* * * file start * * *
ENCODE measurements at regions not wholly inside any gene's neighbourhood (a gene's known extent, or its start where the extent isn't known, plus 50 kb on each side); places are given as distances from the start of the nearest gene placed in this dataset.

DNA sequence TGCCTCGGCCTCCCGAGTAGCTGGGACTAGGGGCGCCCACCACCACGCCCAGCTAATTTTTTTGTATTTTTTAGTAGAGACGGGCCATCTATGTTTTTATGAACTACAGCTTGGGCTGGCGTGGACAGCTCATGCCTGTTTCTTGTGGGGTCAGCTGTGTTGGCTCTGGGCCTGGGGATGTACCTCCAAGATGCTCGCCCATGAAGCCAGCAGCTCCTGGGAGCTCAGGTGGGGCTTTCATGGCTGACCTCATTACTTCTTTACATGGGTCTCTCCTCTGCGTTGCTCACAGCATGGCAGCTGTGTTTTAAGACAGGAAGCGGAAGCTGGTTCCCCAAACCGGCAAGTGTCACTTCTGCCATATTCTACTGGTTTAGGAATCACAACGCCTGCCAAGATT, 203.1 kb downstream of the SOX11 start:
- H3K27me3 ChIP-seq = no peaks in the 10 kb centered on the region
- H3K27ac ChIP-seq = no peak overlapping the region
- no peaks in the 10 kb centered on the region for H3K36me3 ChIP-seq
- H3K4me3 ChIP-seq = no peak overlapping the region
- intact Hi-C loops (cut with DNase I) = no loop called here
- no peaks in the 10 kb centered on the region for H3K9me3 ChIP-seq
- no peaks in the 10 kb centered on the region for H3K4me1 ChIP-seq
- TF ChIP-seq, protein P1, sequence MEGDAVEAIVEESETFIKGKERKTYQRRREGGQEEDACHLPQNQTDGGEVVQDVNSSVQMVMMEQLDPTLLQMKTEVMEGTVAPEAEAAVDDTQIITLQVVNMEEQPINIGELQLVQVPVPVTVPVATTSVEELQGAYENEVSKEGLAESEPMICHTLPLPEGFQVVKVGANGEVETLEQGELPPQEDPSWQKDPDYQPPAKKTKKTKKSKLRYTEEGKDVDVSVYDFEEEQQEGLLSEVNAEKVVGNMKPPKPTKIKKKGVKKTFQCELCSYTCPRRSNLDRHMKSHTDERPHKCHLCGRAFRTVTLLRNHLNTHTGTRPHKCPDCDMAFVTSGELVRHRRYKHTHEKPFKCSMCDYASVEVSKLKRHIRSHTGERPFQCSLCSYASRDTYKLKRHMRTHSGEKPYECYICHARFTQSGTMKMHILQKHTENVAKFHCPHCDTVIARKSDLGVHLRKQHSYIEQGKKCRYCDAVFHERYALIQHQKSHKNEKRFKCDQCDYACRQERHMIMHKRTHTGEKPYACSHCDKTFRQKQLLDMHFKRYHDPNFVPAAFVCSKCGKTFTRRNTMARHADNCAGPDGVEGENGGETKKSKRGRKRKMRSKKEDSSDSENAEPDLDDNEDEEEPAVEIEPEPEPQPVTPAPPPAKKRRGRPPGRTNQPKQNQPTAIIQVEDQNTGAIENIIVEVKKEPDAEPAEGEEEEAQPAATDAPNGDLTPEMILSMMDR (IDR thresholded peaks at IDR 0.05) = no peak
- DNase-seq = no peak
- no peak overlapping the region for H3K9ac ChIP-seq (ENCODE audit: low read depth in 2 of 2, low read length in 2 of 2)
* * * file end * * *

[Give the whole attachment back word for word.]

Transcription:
ENCODE measurements at regions not wholly inside any gene's neighbourhood (a gene's known extent, or its start where the extent isn't known, plus 50 kb on each side); places are given as distances from the start of the nearest gene placed in this dataset.

DNA sequence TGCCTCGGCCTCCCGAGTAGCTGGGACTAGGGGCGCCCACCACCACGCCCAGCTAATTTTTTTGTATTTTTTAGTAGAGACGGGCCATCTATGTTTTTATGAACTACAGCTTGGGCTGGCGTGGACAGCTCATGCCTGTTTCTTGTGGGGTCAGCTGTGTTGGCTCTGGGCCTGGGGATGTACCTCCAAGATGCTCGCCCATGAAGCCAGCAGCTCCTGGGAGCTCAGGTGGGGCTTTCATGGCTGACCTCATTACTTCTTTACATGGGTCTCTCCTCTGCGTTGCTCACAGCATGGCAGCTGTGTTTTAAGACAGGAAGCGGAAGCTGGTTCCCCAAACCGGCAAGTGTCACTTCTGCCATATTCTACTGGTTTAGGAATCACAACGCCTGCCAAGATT, 203.1 kb downstream of the SOX11 start:
- H3K27me3 ChIP-seq = no peaks in the 10 kb centered on the region
- H3K27ac ChIP-seq = no peak overlapping the region
- no peaks in the 10 kb centered on the region for H3K36me3 ChIP-seq
- H3K4me3 ChIP-seq = no peak overlapping the region
- intact Hi-C loops (cut with DNase I) = no loop called here
- no peaks in the 10 kb centered on the region for H3K9me3 ChIP-seq
- no peaks in the 10 kb centered on the region for H3K4me1 ChIP-seq
- TF ChIP-seq, protein P1, sequence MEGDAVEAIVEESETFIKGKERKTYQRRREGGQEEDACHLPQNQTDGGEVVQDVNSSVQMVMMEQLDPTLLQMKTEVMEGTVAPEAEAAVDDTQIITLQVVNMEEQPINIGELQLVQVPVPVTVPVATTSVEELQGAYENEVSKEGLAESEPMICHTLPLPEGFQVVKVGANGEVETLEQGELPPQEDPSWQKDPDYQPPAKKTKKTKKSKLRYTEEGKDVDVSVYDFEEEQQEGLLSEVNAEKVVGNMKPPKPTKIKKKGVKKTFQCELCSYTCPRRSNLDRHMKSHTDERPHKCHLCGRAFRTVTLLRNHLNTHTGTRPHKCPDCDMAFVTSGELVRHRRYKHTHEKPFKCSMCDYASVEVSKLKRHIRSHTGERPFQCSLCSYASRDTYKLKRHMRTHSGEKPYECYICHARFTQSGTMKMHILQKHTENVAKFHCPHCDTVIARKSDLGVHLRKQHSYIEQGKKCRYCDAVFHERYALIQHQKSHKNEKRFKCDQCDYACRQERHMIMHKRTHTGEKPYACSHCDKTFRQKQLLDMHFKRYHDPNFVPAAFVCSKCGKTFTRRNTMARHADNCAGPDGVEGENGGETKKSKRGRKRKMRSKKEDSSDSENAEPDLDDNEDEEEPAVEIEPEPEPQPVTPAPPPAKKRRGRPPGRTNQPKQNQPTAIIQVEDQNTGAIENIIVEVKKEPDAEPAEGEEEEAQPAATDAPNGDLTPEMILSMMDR (IDR thresholded peaks at IDR 0.05) = no peak
- DNase-seq = no peak
- no peak overlapping the region for H3K9ac ChIP-seq (ENCODE audit: low read depth in 2 of 2, low read length in 2 of 2)